Thursday, October 28, 2010

Gettysburg, an Overview of the High Water Mark of the Confederacy

In May 1863, Lee received approval from his government for the second major invasion of the north. Lee hoped an invasion would fuel the northern peace movement and disrupt the Union war effort—sending them to the peace table. Lee's Army of Northern Virginia, 75,000-strong, was divided into three corps under Longstreet, Ewell, and A.P. Hill, with a cavalry division under J.E.B. Stuart. On June 3, advance troops of the Confederate army left their camps near Fredericksburg VA and marched west into the Shenandoah Valley.
            By June 13, elements of Ewell's corps appeared before Winchester and on June 14-15, Ewell attacked the Federal garrison at Winchester and defeated it. After Winchester, Lee's army moved into the Cumberland Valley of Pennsylvania.
By June 28, Longstreet and Hill's corps were at Chambersburg and divisions of Ewell's corps were preparing to move against Harrisburg. However, Lee learned that the Federal army was at Frederick, and that General Meade was now in command. Lee decided to bring his entire army east and engage in a battle. At the same time, Meade moved his army north. By June 30, both armies were converging upon Gettysburg.
On June 30 the Confederates discovered that Gettysburg was occupied by Brigadier General John Buford's division of Federal cavalry and on July 1 the divisions of Major General Henry Heth and Major General William Pender of Hill's Corps, moved forward to drive Buford away and occupy Gettysburg.
            Heth approached until he reached a point about two miles west of Gettysburg then deployed two brigades in line, and moved forward. Federal General John F. Reynolds, commanding I Corps, arrived on the field at this point, and ordered I Corps and Major General Howard's XI Corps to march to Gettysburg.
       Soon after I Corps arrived and engaged Heth along McPherson's Ridge. Heth was defeated and forced to withdraw.  Reynolds was killed and Howard took command as both sides brought up reinforcements. The Federal I Corps deployed to defend the western approaches to Gettysburg, and XI Corps formed up north of the town. Buford's cavalry covered the flanks. Howard left one division in reserve on Cemetery Hill. The Federal strategy was to delay the Confederates long enough to enable the rest of the Federal army to assemble.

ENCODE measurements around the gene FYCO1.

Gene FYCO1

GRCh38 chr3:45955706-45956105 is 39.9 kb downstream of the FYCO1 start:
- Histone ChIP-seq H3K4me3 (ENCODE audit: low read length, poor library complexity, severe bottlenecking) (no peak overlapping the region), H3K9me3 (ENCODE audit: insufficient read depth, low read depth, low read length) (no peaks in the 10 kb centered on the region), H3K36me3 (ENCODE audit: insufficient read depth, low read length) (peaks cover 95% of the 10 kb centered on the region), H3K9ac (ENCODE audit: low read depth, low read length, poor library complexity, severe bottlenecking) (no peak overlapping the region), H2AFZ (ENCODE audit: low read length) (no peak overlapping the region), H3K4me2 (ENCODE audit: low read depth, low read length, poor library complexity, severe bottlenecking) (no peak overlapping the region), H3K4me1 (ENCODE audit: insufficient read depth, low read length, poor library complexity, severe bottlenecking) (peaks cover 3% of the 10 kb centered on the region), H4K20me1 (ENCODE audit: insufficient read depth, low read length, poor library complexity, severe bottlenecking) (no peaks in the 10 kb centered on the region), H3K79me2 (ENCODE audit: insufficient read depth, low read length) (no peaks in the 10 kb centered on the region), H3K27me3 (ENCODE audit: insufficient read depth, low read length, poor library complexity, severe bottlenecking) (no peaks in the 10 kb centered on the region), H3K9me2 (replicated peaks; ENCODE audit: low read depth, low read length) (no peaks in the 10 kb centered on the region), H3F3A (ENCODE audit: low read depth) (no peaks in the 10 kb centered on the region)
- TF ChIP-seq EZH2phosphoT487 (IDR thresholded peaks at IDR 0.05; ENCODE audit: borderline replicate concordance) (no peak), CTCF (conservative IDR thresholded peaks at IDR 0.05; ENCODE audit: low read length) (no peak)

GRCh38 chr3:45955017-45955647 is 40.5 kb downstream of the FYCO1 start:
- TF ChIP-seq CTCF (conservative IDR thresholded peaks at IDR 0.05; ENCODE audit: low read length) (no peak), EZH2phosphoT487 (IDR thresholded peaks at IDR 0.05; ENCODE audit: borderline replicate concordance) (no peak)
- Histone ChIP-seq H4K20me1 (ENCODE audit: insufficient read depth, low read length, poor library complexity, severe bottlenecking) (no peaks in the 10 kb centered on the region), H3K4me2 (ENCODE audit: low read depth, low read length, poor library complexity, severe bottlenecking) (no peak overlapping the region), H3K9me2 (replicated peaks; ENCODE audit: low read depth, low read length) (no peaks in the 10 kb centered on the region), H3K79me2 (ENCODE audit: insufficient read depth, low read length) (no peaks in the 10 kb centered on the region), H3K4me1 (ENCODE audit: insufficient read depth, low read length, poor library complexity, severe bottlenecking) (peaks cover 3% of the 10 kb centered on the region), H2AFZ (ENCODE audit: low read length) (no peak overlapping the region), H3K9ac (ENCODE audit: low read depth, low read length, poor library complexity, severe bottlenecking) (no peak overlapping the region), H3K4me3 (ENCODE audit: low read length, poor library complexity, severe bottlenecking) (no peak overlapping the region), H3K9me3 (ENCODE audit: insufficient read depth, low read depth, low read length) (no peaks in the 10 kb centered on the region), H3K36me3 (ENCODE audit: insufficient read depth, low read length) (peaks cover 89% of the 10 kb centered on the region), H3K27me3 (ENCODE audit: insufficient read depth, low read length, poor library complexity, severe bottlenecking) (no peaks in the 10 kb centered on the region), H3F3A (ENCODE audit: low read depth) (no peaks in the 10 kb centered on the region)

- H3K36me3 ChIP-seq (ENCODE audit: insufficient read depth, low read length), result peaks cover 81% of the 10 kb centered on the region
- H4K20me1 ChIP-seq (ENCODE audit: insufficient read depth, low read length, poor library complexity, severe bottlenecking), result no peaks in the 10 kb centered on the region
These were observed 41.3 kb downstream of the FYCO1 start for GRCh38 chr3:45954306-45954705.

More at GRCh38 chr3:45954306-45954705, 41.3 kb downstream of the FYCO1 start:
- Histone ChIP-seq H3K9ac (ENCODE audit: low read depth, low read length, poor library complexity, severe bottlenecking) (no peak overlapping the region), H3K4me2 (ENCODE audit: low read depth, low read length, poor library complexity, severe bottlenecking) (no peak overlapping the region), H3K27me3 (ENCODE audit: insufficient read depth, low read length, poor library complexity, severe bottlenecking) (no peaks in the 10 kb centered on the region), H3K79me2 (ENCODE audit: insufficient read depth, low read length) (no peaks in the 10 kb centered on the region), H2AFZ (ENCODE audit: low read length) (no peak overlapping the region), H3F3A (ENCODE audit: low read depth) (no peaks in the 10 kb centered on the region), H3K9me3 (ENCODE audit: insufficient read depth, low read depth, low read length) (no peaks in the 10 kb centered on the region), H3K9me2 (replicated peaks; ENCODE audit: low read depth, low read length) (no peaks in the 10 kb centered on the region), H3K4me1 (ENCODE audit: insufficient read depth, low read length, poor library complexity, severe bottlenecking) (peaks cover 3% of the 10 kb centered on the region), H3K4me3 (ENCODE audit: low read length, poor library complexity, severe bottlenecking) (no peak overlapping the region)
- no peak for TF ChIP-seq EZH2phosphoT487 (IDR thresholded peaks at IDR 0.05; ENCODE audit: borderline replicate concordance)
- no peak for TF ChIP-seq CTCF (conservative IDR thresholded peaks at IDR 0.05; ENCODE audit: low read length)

Lee arrived on the field after noon and soon after Rodes's division of Ewell's Corps attacked the right of I Corps. At 2 p.m. Heth's division joined the attack on I Corps. Later that afternoon the battle spread north of the town when Jubal Early's division of Ewell's Corps attacked down the Harrisburg Road. West of Gettysburg, Pender's division relieved Heth and assaulted I Corps' position along Seminary Ridge. By 4 p.m., both Federal corps were in retreat through Gettysburg and settled on a commanding position on Cemetery Hill.
The first day resulted in a Confederate victory, but Federal forces held onto the high ground south of Gettysburg, where their position was soon strengthened by reinforcements forming the now famous “fish-hook” defense.
On the morning of July 2 Lee directed Longstreet to take two divisions of I Corps and march south until they reached the flank of the Federal forces. They would attack from this point, supported by a division of A.P. Hill's corps. While Longstreet carried out the main offensive, Ewell was ordered to conduct a demonstration against the Federal right. He would mount a full-scale attack should the opportunity present itself.